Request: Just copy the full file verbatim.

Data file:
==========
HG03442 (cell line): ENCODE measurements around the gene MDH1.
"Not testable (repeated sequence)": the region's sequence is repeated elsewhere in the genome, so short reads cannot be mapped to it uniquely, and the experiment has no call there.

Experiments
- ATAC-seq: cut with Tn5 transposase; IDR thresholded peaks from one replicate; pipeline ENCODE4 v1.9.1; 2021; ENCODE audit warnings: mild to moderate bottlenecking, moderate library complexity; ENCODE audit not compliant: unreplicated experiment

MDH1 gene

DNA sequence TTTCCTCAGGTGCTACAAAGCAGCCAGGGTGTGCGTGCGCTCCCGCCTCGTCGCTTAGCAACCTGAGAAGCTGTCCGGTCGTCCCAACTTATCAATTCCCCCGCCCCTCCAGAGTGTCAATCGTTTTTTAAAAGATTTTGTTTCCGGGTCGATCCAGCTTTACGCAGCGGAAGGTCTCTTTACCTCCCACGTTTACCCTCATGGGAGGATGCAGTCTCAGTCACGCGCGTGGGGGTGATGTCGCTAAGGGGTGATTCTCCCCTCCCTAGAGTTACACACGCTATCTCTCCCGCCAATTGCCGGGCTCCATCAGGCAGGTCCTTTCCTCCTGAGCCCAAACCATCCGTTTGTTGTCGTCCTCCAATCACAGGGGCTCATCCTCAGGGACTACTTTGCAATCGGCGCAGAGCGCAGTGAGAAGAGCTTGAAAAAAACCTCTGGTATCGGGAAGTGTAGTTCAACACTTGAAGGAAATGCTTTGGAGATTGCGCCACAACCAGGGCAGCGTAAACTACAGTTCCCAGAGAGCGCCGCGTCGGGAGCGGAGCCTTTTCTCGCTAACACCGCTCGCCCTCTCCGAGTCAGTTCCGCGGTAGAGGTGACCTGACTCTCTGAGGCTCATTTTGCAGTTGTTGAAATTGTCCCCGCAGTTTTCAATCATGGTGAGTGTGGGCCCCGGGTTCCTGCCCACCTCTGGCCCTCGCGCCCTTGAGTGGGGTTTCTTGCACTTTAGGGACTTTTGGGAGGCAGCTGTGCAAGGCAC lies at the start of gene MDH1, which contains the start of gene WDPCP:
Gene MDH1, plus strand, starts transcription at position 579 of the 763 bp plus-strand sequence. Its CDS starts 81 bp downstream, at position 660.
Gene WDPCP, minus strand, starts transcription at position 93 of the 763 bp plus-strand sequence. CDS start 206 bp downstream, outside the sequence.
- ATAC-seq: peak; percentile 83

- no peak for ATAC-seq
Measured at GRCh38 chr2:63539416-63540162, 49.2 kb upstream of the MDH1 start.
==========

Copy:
HG03442 (cell line): ENCODE measurements around the gene MDH1.
"Not testable (repeated sequence)": the region's sequence is repeated elsewhere in the genome, so short reads cannot be mapped to it uniquely, and the experiment has no call there.

Experiments
- ATAC-seq: cut with Tn5 transposase; IDR thresholded peaks from one replicate; pipeline ENCODE4 v1.9.1; 2021; ENCODE audit warnings: mild to moderate bottlenecking, moderate library complexity; ENCODE audit not compliant: unreplicated experiment

MDH1 gene

DNA sequence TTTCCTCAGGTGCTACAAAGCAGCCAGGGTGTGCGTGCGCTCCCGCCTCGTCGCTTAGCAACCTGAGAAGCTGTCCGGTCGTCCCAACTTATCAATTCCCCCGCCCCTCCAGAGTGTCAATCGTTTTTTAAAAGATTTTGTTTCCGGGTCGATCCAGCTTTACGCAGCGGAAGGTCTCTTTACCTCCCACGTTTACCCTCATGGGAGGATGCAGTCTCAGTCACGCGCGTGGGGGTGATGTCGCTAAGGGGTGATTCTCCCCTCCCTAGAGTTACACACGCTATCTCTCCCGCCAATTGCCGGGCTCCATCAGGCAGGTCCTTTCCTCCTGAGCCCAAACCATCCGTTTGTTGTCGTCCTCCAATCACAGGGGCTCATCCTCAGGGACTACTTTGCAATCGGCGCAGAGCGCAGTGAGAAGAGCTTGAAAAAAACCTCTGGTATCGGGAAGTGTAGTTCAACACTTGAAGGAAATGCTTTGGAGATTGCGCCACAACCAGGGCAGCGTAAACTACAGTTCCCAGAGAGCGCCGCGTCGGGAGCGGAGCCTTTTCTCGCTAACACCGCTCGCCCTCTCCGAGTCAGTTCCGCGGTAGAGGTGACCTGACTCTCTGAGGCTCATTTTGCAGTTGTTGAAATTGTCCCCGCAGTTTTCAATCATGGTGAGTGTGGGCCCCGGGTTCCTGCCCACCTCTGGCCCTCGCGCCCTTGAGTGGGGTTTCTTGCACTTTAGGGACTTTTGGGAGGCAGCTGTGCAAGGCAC lies at the start of gene MDH1, which contains the start of gene WDPCP:
Gene MDH1, plus strand, starts transcription at position 579 of the 763 bp plus-strand sequence. Its CDS starts 81 bp downstream, at position 660.
Gene WDPCP, minus strand, starts transcription at position 93 of the 763 bp plus-strand sequence. CDS start 206 bp downstream, outside the sequence.
- ATAC-seq: peak; percentile 83

- no peak for ATAC-seq
Measured at GRCh38 chr2:63539416-63540162, 49.2 kb upstream of the MDH1 start.